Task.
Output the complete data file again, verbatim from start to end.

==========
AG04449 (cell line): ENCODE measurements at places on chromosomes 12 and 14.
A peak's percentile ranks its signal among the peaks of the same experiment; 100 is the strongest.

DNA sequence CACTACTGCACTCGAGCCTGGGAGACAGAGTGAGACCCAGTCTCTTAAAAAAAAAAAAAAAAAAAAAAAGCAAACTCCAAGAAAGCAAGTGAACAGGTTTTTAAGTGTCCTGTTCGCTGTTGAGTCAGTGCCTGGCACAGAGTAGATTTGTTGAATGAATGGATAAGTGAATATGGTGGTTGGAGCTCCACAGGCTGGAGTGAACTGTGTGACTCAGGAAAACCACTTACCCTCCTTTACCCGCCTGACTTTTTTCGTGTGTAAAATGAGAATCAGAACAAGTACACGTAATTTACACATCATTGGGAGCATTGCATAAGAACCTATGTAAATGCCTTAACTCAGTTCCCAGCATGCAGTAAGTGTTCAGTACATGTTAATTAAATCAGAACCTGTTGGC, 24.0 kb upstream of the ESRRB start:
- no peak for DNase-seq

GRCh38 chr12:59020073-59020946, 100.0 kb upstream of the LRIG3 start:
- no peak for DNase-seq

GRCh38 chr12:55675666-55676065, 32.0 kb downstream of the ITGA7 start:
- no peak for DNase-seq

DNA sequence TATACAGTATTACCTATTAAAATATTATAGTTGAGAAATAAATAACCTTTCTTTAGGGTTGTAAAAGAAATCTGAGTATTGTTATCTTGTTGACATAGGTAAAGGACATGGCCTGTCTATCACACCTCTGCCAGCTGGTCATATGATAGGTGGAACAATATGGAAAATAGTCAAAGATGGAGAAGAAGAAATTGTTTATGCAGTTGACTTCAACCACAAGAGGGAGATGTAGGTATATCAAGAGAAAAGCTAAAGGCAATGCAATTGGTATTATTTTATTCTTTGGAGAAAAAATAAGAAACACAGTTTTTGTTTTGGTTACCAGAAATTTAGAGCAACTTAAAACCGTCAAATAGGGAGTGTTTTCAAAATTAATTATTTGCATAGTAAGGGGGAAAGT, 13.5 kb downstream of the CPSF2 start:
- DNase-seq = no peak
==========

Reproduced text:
AG04449 (cell line): ENCODE measurements at places on chromosomes 12 and 14.
A peak's percentile ranks its signal among the peaks of the same experiment; 100 is the strongest.

DNA sequence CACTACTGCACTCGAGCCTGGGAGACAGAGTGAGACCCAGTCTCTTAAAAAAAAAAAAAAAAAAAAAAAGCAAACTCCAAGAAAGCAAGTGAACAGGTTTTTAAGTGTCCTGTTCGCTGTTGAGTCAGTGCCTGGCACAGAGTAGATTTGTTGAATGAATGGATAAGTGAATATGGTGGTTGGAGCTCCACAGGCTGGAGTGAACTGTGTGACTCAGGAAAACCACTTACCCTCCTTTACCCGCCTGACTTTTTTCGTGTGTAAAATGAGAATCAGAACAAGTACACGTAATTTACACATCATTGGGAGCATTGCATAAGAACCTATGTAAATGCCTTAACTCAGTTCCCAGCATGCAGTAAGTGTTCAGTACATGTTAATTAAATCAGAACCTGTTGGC, 24.0 kb upstream of the ESRRB start:
- no peak for DNase-seq

GRCh38 chr12:59020073-59020946, 100.0 kb upstream of the LRIG3 start:
- no peak for DNase-seq

GRCh38 chr12:55675666-55676065, 32.0 kb downstream of the ITGA7 start:
- no peak for DNase-seq

DNA sequence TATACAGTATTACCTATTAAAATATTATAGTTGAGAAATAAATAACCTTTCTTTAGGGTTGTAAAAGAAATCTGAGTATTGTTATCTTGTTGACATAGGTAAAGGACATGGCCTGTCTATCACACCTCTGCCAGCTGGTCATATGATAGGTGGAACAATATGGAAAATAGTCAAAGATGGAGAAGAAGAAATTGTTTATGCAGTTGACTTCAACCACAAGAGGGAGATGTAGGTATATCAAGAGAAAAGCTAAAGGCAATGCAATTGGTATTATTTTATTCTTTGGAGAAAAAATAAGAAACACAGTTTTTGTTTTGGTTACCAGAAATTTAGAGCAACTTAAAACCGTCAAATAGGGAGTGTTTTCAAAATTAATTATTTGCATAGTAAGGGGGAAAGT, 13.5 kb downstream of the CPSF2 start:
- DNase-seq = no peak